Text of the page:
Esch’s attitude to sex is one of currency. It is payment. As the only female in the Pit, amongst her brothers’ friends, she is subject to other expectations. There is a gut-wrenching moment when she describes how it is easier to let it happen (not that she is a passive player) than to have a reason not to. Yet she alone will carry the ensuing burden – not just the pregnancy, but the labels attached to a young woman having sex with multiple partners. As with China, to be female means to have the demands of men thrust upon you (China is used for breeding). China possesses an outward strength Esch seems to envy, perhaps due to Skeetah’s love for her. For Esch’s older brother, the dog becomes a surrogate mother, child, lover, weapon.


That last word forms a problematic element for me in Salvage the Bones. This is the context: every week I volunteer at an animal shelter. Though it is in a relatively privileged area, there are instances where I have come across fighting and bait dogs. These dogs are damaged, used as little more than objects for the profit or pleasure of men. They are scarred, wounded, traumatised. Sometimes they are rehabilitated – but often they are so dog-aggressive there is no going back. To me, dog fighting represents the very worst of human nature. It is absolute in its brutality and disregard for the life and welfare of the animals involved. But I have been told I have a soft heart and am too sensitive.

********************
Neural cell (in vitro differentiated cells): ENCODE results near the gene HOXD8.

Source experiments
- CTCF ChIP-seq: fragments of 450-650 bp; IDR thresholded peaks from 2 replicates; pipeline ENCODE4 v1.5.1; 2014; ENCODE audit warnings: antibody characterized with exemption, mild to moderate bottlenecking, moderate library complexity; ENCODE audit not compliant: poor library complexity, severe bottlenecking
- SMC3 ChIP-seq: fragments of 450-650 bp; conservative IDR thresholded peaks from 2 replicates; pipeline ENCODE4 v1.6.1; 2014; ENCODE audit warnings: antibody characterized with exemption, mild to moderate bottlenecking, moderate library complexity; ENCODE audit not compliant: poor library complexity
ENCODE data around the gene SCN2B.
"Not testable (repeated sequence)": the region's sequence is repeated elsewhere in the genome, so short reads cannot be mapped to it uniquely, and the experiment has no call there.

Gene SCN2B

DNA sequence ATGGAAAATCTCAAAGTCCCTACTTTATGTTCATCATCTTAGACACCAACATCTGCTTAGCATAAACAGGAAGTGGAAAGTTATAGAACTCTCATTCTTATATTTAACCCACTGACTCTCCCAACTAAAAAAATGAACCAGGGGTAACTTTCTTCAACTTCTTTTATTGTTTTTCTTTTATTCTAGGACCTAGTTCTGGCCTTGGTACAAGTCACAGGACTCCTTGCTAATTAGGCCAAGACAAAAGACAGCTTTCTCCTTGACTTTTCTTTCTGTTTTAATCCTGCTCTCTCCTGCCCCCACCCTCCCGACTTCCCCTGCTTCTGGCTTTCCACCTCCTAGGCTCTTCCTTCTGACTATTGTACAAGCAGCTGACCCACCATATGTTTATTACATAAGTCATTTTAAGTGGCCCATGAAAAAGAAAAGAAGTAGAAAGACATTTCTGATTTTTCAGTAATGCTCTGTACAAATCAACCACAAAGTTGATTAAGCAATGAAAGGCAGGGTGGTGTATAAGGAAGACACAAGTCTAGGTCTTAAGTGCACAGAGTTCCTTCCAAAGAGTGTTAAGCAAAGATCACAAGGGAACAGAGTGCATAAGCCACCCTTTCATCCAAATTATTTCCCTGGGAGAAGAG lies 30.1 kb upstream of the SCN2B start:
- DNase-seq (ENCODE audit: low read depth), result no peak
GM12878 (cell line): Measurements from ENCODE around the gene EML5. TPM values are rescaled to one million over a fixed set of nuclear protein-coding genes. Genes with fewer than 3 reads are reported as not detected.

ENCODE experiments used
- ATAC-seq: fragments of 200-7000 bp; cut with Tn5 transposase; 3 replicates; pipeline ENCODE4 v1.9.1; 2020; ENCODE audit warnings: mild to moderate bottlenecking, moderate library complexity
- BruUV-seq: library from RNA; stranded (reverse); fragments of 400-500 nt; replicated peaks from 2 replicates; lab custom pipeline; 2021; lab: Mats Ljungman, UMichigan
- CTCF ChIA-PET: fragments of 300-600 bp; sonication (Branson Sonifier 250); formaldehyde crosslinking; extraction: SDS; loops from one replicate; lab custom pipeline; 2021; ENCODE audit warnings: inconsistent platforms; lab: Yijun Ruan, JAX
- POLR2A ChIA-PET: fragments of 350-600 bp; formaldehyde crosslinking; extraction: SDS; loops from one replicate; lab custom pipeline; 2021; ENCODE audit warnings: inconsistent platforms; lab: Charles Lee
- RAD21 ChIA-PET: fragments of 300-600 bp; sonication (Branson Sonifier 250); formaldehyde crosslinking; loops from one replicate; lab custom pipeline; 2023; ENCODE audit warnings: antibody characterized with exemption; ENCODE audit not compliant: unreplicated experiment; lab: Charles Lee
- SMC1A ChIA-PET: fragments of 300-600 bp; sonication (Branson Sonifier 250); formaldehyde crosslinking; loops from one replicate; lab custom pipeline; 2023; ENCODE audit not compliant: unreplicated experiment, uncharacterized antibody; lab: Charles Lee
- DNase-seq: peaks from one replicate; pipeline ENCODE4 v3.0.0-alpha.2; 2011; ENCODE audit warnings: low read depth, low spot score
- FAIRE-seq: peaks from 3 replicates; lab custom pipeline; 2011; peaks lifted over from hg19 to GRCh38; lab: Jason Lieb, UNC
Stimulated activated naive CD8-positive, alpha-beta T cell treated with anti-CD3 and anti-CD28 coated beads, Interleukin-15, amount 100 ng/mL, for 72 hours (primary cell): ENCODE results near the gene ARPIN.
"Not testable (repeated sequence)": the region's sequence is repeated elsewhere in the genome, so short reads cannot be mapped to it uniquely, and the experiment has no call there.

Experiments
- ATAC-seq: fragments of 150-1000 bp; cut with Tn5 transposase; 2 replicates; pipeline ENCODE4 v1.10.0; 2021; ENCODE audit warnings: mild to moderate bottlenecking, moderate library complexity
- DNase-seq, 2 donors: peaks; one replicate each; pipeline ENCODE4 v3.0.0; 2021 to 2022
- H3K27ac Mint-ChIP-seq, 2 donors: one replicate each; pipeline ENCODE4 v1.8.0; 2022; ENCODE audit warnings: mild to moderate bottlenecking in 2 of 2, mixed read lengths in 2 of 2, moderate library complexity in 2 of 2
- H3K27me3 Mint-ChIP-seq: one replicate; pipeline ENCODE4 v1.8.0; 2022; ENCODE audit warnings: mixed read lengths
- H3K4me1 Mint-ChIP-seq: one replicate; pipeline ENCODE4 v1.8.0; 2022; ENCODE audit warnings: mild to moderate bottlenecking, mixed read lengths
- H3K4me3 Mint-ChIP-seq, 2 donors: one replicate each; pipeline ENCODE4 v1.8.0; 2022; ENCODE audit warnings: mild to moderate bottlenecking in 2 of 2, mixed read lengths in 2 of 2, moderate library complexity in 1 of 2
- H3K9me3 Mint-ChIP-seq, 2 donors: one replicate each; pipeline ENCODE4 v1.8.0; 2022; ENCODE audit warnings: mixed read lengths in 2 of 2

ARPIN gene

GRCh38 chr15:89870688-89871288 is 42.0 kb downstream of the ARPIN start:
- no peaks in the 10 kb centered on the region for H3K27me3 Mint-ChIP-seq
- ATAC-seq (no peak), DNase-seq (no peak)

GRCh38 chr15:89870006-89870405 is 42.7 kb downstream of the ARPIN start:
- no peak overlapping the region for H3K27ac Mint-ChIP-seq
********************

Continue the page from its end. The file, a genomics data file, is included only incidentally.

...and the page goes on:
Ward does not necessarily depict the young men involved in dog fighting in a sympathetic light. It is their culture, their pastime. They might as well be comparing cars, taking the same pride in their ownership – objects all the same, with which to compete. Rather than drag-racing, these boys and men gather to let loose their dogs, urging them to eviscerate the other. The scene where China, still lactating, nearly has a breast torn off in a pit fight brought me close to vomiting. Ward shows Skeetah adoring China, but he is the one to throw her into the ring.


The day I finished Salvage the Bones I was at the local pool – again, aware of how distant my life is from the Batistes. It was a grey day, climbing into the high thirties, pitching until a storm blustered through. Walking home, wind whipped leaves and dirt into my eyes. The rainwater which we all so desperately waited for was not gentle but fell instead like stinging, pelting stones. I had the dawning realisation of what the storm would be, and that I had completely underestimated it. The horror of Katrina was beyond my understanding until those final chapters. I’d like to think that there is hope at the end of Salvage the Bones, yet a vignette toward the conclusion made me realise my naivety. It was the image of a child crouched in debris, a parent trying to pick through the remains of nothing. The book might end and the movie might fade to black, but there is still more trauma for people beginning again – or beginning with less than nothing, contending with injury, grief and illness. Over a thousand people perished in the 2005 hurricane, and how many more were injured? How much was lost? Salvage the Bones won the 2011 National Book Award and damn-well deservedly so.